A group of environmentalists has been denied access to information regarding the chemicals involved in hydraulic fracturing, after a district judge in Wyoming ruled that they were not entitled to know the ingredients of fluids used in the process, the Wyoming State Oil and Gas Conservation Commission has announced.
Natrona County District Judge Catherine Wilking decided that the coalition of environmental groups, which had expressed concerns over the possible damage that could be inflicted upon the environment if unidentified chemicals were used underground, had no right to access this information. Environmentalists argued that the public had the right to know what chemicals are being used in fracking, so that they are able to more accurately assess the risks involved in the process. According to Judge Wilking, the Wyoming State Oil and Gas Conservation Commission had "the authority to keep the ingredient lists secret," adding that the ingredients were a trade secret and the state of Wyoming's open records law could not be applied to such information.
However, she noted that the petitioners' claims that fracking fluids could be dangerous could be reasonable and the use of chemicals should be public knowledge. These concerns should be addressed through legislative action or further rule promulgation, she stated.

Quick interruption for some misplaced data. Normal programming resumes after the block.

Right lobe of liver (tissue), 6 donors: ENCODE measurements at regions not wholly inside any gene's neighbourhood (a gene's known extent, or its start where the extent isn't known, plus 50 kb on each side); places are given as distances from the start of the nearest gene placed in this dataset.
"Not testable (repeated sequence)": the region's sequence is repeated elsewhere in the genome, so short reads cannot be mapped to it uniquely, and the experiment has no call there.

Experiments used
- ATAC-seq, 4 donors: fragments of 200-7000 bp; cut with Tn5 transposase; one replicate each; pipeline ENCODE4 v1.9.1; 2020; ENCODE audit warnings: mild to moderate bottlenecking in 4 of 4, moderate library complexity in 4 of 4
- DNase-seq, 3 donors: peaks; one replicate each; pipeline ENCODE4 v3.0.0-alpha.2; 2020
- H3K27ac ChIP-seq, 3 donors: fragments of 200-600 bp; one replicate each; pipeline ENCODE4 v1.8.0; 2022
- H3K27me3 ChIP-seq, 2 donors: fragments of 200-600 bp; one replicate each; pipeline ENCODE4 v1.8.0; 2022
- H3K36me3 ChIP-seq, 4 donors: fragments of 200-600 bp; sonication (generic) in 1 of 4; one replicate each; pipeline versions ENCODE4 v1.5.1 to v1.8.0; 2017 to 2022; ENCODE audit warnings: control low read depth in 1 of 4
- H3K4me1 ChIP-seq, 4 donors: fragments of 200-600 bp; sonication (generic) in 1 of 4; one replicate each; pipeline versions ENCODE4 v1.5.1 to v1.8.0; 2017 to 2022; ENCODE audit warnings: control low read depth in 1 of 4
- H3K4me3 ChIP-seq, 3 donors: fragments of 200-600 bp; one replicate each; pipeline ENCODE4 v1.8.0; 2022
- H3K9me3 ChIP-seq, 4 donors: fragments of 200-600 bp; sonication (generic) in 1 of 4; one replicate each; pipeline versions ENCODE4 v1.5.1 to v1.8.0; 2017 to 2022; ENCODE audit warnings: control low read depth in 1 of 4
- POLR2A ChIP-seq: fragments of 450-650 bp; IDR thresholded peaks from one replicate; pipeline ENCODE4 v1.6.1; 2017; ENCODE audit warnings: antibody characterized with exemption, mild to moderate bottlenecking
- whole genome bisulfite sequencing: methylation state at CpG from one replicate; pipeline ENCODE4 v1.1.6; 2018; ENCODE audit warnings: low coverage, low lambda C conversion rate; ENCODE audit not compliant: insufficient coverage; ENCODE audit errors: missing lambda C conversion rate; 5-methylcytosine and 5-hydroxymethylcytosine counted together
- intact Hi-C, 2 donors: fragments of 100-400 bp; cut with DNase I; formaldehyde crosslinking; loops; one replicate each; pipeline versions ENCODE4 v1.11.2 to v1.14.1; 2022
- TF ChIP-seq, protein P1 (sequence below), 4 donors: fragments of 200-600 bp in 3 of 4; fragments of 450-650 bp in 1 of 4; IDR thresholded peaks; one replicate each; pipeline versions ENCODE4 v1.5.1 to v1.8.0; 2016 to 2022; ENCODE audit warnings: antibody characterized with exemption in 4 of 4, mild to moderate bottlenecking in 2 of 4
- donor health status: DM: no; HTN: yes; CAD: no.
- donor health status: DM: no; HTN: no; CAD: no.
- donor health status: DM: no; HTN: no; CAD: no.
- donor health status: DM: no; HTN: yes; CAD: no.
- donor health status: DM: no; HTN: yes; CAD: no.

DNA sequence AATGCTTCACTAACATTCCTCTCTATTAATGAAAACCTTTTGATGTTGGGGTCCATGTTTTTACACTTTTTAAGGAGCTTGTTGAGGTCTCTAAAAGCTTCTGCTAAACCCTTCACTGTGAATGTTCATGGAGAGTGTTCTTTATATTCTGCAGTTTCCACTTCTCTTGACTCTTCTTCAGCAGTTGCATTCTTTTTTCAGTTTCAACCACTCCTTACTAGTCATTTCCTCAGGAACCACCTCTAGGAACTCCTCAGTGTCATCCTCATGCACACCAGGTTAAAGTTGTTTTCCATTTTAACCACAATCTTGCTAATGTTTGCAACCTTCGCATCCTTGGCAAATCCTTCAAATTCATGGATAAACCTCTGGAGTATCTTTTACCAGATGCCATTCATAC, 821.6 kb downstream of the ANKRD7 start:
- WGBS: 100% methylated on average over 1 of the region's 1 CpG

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During the process of hydraulic fracturing used to extract natural gas from shale rock formations, specially formulated chemicals are used to serve as lubricants to keep the machinery running. Drilling operations involve pumping water, sand and underground fluids to crack open rocks that contain oil and gas. The chemical lubricants are used to ensure the smooth flow of sand but environmentalists are worried that these chemicals could pollute the land and water, which could be especially harmful for the land located in proximity to fracking sites.
According to Wyoming Oil and Gas Conservation Commission spokesman Renny MacKay, the court ruling is proof that the state recognized the importance of a state-based approach to fracking regulation. In a statement published by the Associated Press, he added that the state should take into consideration environmental protection along with the importance of hydraulic fracturing as a means to produce energy. The ruling was also welcomed by Gov. Matt Mead, who commented that federal regulation of hydraulic fracturing should be replaced by state-based rules.
Defendant Halliburton, the company that runs drilling operations, stated that if the ingredients used in the fluids were disclosed publicly this could give competitors the advantage of replicating successful fluids, the Associated Press reported.
The environmental groups, including the Powder River Basin Resource Council, Wyoming Outdoor Council, Earthworks and OMB Watch, are currently considering their next move and may appeal the decision.